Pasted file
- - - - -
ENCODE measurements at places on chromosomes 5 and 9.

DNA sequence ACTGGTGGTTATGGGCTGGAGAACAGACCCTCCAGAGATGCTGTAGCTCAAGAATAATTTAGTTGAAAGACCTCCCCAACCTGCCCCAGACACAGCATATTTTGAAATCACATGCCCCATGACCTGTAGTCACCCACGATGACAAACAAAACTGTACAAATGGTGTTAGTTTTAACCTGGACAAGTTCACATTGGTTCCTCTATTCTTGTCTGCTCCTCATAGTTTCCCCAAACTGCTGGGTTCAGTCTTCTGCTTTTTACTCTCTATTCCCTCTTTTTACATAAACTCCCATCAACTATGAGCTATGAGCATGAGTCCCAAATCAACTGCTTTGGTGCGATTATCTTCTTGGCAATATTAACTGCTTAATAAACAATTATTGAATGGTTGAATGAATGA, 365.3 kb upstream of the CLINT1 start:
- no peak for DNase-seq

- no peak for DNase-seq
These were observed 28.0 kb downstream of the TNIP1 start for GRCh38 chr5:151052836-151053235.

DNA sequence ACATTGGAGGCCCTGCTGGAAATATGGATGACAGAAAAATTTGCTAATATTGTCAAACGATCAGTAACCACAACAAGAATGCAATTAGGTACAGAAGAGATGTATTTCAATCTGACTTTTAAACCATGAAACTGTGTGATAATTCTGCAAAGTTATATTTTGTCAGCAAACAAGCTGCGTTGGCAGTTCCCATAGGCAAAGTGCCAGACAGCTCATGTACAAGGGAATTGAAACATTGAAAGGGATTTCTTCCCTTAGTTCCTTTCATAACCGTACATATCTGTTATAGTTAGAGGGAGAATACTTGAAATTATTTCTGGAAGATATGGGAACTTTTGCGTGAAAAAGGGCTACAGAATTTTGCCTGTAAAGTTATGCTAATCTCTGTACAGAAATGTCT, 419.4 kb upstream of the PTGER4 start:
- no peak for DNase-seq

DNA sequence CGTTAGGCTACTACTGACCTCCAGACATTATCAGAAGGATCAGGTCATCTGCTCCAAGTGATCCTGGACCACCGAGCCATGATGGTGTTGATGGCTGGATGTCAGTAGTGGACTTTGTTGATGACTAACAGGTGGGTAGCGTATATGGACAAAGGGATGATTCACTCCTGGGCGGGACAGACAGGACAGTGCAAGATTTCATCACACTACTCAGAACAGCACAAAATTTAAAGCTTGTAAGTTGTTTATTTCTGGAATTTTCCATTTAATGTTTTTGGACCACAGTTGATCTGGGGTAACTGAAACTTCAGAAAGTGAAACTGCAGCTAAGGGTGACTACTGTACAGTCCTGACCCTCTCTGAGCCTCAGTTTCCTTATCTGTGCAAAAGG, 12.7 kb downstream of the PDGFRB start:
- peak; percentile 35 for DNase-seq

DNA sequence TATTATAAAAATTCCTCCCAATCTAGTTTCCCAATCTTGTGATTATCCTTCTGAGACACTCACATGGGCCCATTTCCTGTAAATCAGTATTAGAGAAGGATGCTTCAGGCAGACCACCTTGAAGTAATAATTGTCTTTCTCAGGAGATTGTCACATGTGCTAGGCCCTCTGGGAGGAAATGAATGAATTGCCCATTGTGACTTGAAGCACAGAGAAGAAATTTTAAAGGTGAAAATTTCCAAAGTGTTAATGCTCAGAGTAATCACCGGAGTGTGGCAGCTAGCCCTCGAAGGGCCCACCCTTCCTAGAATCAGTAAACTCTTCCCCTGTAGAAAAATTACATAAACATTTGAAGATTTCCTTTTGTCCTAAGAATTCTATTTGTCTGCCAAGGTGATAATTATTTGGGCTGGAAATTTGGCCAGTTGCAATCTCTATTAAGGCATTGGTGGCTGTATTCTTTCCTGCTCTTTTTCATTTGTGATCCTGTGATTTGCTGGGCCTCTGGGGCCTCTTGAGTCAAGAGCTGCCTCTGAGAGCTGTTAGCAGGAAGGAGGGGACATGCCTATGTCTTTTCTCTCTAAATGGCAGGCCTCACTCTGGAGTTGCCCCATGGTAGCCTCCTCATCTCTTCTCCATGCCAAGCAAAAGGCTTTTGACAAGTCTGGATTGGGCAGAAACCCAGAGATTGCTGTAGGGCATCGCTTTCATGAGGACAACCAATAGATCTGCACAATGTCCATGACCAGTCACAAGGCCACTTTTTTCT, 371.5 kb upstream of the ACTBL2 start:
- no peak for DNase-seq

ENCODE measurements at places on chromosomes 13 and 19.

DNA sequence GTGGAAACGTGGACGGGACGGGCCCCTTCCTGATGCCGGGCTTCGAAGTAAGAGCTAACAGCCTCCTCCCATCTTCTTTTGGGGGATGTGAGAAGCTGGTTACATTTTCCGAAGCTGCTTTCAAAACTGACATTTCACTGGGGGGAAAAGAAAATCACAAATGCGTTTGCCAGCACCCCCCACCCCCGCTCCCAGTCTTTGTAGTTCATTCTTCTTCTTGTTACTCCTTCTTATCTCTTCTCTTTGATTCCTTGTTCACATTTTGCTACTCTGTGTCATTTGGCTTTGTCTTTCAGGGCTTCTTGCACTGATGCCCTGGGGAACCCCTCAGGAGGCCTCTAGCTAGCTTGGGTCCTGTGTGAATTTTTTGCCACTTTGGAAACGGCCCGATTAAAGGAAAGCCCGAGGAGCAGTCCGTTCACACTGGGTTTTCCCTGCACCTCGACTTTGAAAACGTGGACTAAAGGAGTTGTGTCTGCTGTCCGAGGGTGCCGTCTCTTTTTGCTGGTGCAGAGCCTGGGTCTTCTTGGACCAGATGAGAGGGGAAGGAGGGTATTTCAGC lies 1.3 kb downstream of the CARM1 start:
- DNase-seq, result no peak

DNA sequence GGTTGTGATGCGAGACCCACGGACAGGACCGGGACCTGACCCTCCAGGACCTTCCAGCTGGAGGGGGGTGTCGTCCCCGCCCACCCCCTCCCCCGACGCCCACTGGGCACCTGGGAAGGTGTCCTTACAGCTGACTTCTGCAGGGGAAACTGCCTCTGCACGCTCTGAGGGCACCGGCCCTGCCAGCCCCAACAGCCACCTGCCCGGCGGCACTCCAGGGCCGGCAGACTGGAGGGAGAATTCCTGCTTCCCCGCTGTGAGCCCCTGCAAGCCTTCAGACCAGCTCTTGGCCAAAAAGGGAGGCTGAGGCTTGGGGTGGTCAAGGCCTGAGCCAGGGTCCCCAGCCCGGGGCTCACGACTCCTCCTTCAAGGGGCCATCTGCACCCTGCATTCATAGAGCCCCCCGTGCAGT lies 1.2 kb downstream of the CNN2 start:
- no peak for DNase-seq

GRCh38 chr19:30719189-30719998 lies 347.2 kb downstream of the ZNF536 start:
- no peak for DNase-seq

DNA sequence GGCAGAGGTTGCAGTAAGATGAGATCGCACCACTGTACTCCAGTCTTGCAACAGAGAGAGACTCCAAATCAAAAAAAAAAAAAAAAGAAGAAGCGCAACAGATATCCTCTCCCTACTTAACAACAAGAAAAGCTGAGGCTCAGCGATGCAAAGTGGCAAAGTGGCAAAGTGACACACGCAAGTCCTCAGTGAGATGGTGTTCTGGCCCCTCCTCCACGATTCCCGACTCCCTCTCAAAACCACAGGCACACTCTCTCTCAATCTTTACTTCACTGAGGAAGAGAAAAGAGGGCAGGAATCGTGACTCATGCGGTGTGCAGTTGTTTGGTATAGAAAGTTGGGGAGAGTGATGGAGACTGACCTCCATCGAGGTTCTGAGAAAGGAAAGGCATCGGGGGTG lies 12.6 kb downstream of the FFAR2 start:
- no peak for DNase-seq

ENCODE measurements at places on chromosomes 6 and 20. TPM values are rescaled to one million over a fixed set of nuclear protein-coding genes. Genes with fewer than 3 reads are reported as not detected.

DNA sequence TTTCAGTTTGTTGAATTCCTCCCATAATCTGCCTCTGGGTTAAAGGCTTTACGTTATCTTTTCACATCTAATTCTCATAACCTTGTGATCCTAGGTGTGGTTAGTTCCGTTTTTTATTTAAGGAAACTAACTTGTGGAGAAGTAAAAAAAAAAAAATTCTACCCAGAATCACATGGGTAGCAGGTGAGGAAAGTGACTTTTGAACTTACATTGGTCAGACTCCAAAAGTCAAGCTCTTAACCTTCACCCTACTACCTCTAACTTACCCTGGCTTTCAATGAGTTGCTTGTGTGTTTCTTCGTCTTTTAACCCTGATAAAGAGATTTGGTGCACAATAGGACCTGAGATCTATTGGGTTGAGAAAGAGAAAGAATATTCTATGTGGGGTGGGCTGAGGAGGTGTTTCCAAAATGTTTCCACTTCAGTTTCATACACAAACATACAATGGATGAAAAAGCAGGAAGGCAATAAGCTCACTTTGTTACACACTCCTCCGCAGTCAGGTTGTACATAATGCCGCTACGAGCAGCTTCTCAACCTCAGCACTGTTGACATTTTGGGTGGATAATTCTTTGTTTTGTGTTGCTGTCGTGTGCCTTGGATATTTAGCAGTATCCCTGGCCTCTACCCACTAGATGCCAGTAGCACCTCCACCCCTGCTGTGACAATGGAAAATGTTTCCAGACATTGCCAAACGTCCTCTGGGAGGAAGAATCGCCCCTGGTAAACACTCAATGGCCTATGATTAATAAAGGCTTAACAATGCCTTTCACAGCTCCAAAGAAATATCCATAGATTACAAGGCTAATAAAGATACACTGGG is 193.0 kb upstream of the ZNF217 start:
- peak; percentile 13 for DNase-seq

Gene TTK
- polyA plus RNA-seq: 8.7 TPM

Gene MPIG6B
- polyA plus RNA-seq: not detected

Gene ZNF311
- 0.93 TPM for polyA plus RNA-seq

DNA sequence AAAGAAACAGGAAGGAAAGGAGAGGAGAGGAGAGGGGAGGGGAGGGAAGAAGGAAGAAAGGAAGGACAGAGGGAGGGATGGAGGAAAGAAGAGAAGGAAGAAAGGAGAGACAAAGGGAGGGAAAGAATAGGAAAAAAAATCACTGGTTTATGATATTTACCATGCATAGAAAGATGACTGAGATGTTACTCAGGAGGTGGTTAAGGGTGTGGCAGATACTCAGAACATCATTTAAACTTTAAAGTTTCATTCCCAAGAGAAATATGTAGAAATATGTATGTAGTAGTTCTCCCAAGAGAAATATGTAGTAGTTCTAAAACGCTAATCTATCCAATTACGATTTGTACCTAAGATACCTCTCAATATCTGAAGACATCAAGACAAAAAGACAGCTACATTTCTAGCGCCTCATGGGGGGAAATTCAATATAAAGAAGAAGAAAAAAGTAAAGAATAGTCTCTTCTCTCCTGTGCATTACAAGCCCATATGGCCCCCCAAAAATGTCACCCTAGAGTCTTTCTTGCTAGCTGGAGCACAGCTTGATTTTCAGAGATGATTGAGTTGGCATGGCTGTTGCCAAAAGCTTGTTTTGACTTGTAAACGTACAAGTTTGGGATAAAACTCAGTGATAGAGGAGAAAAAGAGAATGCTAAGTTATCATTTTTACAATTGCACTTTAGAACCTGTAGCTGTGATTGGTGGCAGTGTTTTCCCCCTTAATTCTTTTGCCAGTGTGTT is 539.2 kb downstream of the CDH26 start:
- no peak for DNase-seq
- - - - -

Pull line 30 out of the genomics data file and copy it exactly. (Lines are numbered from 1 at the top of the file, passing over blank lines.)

DNA sequence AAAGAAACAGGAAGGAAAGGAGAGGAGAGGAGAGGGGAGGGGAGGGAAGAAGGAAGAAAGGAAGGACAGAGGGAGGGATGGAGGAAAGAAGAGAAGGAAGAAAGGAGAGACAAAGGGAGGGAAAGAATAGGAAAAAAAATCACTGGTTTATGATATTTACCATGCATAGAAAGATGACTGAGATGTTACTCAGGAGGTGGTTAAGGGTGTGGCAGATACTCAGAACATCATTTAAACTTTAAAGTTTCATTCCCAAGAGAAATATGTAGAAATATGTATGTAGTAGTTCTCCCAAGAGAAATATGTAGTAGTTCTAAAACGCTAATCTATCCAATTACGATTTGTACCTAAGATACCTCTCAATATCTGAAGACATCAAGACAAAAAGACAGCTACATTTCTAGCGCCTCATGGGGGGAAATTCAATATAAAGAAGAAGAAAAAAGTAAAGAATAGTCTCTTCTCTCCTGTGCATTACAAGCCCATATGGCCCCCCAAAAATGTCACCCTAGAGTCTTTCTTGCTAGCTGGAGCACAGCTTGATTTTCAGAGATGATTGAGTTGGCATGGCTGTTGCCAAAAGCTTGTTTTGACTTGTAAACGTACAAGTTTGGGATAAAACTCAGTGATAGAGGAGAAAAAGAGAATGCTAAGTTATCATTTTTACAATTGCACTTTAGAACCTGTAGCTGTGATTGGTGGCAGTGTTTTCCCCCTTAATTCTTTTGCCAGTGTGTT is 539.2 kb downstream of the CDH26 start: